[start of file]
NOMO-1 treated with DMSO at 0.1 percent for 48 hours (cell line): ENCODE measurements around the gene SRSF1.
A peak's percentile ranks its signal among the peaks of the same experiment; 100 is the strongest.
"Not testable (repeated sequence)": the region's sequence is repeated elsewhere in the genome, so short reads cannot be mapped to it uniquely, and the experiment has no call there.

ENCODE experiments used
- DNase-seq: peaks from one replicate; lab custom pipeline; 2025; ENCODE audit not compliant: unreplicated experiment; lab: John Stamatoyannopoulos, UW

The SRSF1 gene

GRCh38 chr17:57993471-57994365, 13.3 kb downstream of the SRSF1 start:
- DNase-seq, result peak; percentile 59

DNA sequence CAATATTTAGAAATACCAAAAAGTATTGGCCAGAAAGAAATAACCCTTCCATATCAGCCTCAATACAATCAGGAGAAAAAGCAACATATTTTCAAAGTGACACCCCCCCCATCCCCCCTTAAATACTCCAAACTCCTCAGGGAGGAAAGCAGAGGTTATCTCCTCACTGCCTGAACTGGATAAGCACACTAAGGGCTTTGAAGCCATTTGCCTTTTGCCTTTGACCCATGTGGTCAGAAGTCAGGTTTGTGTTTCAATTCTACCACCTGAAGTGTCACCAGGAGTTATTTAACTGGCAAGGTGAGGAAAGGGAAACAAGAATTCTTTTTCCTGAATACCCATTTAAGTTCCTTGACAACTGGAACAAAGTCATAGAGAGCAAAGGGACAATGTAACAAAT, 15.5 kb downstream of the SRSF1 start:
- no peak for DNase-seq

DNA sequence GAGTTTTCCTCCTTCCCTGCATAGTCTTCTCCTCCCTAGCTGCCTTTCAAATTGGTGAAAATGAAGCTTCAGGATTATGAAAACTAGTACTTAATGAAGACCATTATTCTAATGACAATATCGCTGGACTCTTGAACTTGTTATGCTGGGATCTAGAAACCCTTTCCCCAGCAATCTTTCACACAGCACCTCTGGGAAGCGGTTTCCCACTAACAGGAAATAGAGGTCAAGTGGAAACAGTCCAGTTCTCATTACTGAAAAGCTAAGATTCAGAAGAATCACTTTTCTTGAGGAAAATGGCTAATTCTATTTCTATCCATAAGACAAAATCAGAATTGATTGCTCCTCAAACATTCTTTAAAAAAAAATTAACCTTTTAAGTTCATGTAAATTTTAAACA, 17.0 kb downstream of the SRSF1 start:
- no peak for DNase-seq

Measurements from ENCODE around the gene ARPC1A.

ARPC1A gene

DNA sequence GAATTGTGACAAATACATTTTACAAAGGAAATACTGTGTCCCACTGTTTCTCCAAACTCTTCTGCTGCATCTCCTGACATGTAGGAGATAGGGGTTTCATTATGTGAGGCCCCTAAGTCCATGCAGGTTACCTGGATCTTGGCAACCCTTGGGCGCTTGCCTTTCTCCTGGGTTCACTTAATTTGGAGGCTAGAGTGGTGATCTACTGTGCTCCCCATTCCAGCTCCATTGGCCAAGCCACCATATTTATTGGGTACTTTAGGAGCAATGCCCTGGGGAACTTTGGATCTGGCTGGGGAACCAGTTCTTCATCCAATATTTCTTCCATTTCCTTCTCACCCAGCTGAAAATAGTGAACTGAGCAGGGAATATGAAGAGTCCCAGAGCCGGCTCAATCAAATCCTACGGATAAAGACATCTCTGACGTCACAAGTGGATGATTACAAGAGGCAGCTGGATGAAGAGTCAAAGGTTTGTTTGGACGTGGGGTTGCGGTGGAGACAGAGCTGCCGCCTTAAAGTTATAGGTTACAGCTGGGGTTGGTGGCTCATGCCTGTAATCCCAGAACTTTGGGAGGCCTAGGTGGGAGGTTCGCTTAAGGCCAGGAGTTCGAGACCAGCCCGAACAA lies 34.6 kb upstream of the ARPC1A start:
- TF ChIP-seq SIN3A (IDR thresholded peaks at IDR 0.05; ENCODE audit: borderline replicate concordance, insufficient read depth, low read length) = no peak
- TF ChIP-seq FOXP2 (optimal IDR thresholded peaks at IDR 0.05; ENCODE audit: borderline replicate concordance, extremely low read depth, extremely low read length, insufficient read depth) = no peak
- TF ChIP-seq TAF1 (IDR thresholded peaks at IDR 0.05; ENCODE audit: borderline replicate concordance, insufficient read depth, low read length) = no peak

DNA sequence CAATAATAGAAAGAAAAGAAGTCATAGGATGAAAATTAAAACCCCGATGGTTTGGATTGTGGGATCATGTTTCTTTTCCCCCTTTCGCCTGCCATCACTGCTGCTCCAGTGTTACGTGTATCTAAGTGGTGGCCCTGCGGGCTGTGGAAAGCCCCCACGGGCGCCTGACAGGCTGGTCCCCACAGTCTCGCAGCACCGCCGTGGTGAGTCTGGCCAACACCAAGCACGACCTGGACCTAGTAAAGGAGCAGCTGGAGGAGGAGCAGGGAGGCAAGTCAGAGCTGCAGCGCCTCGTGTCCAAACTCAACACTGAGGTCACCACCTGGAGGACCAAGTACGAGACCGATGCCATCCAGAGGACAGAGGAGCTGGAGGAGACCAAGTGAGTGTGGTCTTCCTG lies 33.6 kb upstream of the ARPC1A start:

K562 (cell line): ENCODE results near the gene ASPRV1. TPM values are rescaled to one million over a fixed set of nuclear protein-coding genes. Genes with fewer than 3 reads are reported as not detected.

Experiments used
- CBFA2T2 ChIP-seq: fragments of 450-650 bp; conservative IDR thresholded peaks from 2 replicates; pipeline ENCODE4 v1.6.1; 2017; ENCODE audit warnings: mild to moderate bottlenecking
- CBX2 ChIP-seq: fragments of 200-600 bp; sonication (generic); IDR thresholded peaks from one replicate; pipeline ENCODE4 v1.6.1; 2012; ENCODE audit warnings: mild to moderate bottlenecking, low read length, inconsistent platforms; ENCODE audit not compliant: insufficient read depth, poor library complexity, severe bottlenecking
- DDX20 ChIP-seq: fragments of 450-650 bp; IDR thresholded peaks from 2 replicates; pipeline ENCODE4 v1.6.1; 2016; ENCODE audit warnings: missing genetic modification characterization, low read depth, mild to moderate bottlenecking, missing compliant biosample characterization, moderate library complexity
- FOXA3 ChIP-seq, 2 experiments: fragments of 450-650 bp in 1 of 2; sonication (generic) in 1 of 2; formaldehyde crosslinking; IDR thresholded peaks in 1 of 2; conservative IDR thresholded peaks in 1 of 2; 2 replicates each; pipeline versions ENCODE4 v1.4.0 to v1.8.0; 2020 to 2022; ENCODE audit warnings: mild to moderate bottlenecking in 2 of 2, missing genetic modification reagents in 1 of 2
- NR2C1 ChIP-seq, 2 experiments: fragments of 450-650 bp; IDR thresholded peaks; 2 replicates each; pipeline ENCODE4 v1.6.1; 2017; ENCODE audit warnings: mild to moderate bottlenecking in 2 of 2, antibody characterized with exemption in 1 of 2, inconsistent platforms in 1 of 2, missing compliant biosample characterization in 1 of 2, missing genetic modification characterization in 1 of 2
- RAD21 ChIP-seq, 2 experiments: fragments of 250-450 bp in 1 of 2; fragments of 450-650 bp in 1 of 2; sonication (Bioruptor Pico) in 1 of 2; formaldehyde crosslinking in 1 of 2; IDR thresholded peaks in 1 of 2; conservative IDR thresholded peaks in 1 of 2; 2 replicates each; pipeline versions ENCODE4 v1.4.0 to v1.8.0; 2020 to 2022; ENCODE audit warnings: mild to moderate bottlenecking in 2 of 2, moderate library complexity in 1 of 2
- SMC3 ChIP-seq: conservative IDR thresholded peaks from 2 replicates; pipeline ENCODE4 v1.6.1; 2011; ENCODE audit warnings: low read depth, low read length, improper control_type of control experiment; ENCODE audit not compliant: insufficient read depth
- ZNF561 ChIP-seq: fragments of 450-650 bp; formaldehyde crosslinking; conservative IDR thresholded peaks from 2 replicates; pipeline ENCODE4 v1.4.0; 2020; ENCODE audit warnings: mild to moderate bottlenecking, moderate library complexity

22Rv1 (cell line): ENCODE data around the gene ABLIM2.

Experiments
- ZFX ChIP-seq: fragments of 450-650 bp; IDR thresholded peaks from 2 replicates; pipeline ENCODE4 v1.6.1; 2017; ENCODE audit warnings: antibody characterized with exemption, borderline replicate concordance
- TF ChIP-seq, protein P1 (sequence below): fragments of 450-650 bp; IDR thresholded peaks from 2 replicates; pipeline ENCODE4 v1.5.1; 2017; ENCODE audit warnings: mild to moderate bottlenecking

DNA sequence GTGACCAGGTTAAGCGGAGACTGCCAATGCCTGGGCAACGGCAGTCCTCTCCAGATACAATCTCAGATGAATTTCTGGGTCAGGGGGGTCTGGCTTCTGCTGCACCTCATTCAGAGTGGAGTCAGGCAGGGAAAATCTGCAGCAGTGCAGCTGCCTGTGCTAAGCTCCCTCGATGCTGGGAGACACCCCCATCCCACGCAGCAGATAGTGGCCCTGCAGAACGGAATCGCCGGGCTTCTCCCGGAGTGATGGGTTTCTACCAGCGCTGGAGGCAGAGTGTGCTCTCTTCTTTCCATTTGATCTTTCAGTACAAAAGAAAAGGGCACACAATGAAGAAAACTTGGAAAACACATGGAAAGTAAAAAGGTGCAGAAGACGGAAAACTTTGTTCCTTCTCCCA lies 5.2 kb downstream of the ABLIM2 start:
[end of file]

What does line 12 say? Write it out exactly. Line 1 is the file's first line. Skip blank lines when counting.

- no peak for DNase-seq